SMSFs are subject to income tax but receive concessional treatment if they are complying funds. A complying SMSF’s taxable income is generally taxed at a rate of 15%, compared with 45% for a non-complying fund. Obviously most people run a complying fund, which just means that the fund must follow the super rules in the legislation.
The most common types of assessable income for complying SMSFs are:
- assessable contributions
- interest, dividends and rent
- net capital gains.
However, certain types of SMSF income are taxed at much higher rates:
- non-arm’s length income is taxed at 47%
- no-TFN contributions are taxed at 49%
- concessional contributions above the concessional cap are taxed at 49%.
A complying SMSF is entitled to claim deductions for expenses, such as the supervisory levy and auditor fees, that are incurred in gaining or producing assessable income.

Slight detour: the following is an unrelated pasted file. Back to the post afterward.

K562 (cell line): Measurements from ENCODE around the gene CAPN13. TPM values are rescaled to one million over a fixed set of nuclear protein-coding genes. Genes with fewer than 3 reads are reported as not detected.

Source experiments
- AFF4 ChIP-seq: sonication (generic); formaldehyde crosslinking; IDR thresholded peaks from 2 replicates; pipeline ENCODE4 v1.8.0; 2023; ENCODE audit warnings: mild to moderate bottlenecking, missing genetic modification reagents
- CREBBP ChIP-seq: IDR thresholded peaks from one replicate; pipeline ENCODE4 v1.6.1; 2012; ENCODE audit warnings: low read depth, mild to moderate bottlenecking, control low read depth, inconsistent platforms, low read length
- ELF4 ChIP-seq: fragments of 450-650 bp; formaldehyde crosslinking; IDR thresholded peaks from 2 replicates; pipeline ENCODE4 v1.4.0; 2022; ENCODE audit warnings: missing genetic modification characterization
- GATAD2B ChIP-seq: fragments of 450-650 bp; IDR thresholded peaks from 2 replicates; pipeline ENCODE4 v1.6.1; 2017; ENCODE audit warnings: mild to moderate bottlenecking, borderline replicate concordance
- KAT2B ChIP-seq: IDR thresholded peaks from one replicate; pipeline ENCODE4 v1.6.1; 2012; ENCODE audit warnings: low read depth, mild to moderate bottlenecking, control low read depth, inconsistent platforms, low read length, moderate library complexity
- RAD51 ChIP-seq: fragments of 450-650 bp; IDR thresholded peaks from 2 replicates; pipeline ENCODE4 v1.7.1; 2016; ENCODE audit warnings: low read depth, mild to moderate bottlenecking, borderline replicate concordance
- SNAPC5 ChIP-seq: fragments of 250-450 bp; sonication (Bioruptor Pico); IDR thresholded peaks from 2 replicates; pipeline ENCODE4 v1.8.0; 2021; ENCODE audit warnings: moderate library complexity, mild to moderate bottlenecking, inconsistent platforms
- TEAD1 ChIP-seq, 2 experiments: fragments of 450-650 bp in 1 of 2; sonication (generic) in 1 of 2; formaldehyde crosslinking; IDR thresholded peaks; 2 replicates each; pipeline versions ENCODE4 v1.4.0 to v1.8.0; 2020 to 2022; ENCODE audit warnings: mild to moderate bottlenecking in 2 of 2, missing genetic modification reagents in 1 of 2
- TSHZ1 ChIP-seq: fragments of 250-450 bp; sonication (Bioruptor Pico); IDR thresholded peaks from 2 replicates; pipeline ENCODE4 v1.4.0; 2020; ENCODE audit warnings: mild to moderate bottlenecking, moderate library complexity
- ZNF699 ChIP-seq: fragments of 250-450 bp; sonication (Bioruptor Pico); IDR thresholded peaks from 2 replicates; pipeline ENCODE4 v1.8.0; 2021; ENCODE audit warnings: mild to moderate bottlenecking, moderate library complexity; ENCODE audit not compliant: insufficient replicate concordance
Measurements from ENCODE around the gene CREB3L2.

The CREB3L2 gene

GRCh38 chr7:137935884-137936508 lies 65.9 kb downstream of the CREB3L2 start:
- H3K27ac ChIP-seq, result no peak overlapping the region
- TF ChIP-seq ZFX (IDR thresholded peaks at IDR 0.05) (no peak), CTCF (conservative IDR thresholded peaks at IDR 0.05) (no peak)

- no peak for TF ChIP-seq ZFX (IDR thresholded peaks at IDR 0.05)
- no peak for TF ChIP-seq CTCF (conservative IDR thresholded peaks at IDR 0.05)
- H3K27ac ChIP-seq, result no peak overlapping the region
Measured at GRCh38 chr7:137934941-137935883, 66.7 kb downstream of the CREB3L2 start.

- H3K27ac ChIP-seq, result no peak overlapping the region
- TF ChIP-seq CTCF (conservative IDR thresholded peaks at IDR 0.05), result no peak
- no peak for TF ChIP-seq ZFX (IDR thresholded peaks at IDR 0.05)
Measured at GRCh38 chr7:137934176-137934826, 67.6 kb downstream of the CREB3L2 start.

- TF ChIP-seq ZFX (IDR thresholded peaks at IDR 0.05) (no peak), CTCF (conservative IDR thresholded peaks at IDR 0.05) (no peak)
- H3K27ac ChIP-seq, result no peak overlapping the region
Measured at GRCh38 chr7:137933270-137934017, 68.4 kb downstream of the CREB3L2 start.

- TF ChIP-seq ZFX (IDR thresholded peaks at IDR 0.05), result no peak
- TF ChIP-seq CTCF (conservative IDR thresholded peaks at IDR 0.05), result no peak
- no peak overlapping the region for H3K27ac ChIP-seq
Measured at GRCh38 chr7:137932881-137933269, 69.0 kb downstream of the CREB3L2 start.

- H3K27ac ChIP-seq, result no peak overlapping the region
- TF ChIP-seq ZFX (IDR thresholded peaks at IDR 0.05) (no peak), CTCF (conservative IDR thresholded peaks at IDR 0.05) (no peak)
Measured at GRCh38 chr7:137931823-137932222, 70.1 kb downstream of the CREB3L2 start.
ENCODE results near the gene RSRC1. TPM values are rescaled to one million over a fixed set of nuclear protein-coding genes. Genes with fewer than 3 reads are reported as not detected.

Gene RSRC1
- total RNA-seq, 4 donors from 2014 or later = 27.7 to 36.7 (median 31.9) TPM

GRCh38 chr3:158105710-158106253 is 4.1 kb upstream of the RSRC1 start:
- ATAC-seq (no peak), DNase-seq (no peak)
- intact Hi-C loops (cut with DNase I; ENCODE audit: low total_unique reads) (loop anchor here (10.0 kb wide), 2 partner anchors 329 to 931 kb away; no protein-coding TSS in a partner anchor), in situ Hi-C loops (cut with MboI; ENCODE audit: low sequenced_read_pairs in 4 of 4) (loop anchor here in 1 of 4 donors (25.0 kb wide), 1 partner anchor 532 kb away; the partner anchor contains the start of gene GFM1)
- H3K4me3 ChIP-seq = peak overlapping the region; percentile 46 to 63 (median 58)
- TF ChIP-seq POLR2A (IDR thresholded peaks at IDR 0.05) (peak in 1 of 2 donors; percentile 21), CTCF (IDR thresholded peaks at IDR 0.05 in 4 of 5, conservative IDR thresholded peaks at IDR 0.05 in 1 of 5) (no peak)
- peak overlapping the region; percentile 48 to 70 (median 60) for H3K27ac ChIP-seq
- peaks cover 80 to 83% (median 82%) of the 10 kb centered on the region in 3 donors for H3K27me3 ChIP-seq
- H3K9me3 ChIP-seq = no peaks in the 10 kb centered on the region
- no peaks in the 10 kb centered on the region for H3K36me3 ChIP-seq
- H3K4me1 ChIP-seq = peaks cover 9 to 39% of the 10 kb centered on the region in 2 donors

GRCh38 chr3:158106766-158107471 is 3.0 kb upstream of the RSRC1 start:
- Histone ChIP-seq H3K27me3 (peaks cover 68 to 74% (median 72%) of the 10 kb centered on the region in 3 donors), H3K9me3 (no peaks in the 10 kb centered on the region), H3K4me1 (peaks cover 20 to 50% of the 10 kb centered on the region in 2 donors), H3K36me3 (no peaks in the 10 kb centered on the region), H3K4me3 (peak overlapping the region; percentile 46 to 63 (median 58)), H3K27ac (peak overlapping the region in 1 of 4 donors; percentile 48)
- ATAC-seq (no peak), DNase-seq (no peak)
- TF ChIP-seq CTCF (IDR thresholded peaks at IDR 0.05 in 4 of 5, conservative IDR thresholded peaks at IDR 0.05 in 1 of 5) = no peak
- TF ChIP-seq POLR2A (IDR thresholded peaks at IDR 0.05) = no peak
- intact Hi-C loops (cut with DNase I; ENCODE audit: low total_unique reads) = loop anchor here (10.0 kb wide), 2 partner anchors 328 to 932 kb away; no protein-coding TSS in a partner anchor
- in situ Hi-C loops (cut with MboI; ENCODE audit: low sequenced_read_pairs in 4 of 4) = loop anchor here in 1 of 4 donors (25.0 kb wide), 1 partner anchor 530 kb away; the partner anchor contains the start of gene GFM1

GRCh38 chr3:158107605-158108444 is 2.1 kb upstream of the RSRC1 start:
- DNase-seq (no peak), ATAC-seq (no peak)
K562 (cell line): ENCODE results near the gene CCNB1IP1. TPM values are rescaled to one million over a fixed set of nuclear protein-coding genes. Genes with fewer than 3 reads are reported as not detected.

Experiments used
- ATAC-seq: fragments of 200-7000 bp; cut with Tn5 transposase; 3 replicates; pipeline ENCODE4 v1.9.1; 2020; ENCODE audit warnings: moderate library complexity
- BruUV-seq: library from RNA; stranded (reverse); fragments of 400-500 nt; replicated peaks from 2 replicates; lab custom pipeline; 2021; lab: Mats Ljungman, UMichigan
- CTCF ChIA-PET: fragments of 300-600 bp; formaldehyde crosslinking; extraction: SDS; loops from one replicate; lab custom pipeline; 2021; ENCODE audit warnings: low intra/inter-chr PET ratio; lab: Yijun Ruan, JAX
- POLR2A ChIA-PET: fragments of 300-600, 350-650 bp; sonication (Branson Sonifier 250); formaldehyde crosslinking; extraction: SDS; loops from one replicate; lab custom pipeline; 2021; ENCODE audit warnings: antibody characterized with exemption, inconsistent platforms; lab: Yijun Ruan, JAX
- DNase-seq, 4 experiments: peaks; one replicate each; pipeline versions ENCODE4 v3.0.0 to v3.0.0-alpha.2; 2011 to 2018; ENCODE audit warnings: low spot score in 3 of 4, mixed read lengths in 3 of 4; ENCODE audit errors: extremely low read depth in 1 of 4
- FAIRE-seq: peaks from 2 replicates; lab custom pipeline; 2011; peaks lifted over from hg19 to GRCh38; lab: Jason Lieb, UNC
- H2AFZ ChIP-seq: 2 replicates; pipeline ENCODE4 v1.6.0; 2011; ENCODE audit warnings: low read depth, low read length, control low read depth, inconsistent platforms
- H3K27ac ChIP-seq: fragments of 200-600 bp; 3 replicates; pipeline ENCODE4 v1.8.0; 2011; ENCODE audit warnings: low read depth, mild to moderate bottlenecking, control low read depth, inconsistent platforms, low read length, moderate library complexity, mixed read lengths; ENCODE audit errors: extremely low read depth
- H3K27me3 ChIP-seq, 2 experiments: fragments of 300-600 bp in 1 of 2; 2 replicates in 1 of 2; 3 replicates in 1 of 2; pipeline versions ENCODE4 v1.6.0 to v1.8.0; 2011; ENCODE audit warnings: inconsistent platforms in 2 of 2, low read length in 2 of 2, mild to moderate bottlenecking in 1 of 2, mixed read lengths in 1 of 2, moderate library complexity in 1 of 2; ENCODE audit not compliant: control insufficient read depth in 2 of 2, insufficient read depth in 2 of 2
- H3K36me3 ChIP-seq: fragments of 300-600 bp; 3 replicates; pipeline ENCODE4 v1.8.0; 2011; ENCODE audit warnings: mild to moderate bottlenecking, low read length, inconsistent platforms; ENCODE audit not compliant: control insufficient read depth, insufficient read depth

So, let run through the rates ….
As mentioned above that rate applies to the most assessable income of an SMSF. Of course you can deduct certain expenses against the fund’s income
This is not a real tax rate for an SMSF but you’ll hear people talking about capital gains tax (CGT) in a super fund being 10%. This is a colloquial interpretation of how CGT applies in an SMSF.
When an SMSF makes a capital gain, it must calculate the “net capital gain” and include that amount in it’s assessable income. This is taxed at 15%.
However where a fund has owned an asset for more than 12 months, the fund can apply a “general discount” which reduced the gain by one-third. Effectively, this means that in the end, a capital gain on such an asset is tax at a 10% rate.
Again this is not a real tax rate.
This describes the tax free environment that exists for income earned from investments that are used to support pensions being paid to SMSF members. Once you start a pension, the income from the assets that are “put in pension phase” is exempt income. Effectively zero tax!